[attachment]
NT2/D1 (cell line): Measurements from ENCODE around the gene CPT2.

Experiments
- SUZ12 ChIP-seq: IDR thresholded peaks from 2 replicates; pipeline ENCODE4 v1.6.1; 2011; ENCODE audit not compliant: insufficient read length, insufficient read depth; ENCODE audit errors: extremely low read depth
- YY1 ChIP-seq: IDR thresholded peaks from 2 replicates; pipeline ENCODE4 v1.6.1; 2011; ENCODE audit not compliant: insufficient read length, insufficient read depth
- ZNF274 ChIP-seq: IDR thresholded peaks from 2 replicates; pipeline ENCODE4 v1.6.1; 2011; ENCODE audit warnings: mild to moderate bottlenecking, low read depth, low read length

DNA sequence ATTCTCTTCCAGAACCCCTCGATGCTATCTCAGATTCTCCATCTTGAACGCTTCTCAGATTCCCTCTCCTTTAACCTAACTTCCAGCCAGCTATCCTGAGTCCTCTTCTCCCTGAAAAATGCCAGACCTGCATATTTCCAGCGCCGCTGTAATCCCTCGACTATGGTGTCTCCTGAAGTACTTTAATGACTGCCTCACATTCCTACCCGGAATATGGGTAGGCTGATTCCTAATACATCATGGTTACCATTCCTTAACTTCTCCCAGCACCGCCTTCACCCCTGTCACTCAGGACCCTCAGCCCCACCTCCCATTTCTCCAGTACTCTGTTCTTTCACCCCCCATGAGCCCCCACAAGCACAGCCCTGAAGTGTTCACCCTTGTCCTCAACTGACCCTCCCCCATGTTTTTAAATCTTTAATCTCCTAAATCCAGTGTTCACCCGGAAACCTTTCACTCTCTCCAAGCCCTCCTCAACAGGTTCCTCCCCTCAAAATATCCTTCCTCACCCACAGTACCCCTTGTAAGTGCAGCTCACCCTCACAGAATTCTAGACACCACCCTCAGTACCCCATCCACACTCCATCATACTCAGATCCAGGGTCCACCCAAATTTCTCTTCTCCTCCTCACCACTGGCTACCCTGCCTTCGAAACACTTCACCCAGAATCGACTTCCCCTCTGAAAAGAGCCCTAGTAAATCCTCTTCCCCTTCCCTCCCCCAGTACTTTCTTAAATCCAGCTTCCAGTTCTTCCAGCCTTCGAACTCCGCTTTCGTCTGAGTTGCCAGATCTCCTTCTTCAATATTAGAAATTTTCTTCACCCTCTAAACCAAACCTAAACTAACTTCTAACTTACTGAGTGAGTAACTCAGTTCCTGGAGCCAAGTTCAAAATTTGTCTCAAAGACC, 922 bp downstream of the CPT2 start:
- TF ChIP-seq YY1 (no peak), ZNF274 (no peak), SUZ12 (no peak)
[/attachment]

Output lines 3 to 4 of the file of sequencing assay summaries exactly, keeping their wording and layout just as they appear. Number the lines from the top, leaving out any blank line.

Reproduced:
- SUZ12 ChIP-seq: IDR thresholded peaks from 2 replicates; pipeline ENCODE4 v1.6.1; 2011; ENCODE audit not compliant: insufficient read length, insufficient read depth; ENCODE audit errors: extremely low read depth
- YY1 ChIP-seq: IDR thresholded peaks from 2 replicates; pipeline ENCODE4 v1.6.1; 2011; ENCODE audit not compliant: insufficient read length, insufficient read depth